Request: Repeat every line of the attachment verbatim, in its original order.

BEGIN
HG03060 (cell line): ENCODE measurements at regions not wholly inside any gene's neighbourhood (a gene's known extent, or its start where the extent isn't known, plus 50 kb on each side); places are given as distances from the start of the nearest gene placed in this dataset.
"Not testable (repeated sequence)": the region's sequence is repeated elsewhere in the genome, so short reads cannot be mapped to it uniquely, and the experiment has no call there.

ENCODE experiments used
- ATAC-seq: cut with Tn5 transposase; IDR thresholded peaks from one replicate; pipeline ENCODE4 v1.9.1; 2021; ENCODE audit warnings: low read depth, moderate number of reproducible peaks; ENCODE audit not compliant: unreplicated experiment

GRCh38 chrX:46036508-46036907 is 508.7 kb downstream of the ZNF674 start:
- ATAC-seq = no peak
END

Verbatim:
HG03060 (cell line): ENCODE measurements at regions not wholly inside any gene's neighbourhood (a gene's known extent, or its start where the extent isn't known, plus 50 kb on each side); places are given as distances from the start of the nearest gene placed in this dataset.
"Not testable (repeated sequence)": the region's sequence is repeated elsewhere in the genome, so short reads cannot be mapped to it uniquely, and the experiment has no call there.

ENCODE experiments used
- ATAC-seq: cut with Tn5 transposase; IDR thresholded peaks from one replicate; pipeline ENCODE4 v1.9.1; 2021; ENCODE audit warnings: low read depth, moderate number of reproducible peaks; ENCODE audit not compliant: unreplicated experiment

GRCh38 chrX:46036508-46036907 is 508.7 kb downstream of the ZNF674 start:
- ATAC-seq = no peak